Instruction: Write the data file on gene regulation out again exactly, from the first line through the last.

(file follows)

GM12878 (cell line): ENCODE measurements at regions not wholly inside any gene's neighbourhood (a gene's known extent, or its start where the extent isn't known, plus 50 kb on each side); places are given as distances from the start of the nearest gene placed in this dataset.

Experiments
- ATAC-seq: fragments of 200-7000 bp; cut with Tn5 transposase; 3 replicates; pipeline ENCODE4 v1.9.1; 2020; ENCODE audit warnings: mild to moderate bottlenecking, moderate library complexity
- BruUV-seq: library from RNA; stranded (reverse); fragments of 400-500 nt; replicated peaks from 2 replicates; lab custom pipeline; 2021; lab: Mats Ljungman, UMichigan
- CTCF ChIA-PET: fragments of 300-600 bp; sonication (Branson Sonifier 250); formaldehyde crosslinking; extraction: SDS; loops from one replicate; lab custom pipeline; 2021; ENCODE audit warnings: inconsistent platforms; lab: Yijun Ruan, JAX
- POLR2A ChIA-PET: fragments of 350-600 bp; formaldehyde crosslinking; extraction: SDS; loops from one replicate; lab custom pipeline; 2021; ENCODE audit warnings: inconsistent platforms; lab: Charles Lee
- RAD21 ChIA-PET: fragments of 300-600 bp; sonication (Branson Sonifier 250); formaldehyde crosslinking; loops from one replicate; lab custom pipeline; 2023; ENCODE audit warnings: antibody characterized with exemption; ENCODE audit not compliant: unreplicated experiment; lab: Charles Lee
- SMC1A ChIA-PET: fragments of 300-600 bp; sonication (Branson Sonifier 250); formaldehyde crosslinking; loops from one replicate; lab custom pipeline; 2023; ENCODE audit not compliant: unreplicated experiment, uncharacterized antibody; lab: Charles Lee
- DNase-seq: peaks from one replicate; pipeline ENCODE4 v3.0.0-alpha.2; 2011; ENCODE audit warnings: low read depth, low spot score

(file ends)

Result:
GM12878 (cell line): ENCODE measurements at regions not wholly inside any gene's neighbourhood (a gene's known extent, or its start where the extent isn't known, plus 50 kb on each side); places are given as distances from the start of the nearest gene placed in this dataset.

Experiments
- ATAC-seq: fragments of 200-7000 bp; cut with Tn5 transposase; 3 replicates; pipeline ENCODE4 v1.9.1; 2020; ENCODE audit warnings: mild to moderate bottlenecking, moderate library complexity
- BruUV-seq: library from RNA; stranded (reverse); fragments of 400-500 nt; replicated peaks from 2 replicates; lab custom pipeline; 2021; lab: Mats Ljungman, UMichigan
- CTCF ChIA-PET: fragments of 300-600 bp; sonication (Branson Sonifier 250); formaldehyde crosslinking; extraction: SDS; loops from one replicate; lab custom pipeline; 2021; ENCODE audit warnings: inconsistent platforms; lab: Yijun Ruan, JAX
- POLR2A ChIA-PET: fragments of 350-600 bp; formaldehyde crosslinking; extraction: SDS; loops from one replicate; lab custom pipeline; 2021; ENCODE audit warnings: inconsistent platforms; lab: Charles Lee
- RAD21 ChIA-PET: fragments of 300-600 bp; sonication (Branson Sonifier 250); formaldehyde crosslinking; loops from one replicate; lab custom pipeline; 2023; ENCODE audit warnings: antibody characterized with exemption; ENCODE audit not compliant: unreplicated experiment; lab: Charles Lee
- SMC1A ChIA-PET: fragments of 300-600 bp; sonication (Branson Sonifier 250); formaldehyde crosslinking; loops from one replicate; lab custom pipeline; 2023; ENCODE audit not compliant: unreplicated experiment, uncharacterized antibody; lab: Charles Lee
- DNase-seq: peaks from one replicate; pipeline ENCODE4 v3.0.0-alpha.2; 2011; ENCODE audit warnings: low read depth, low spot score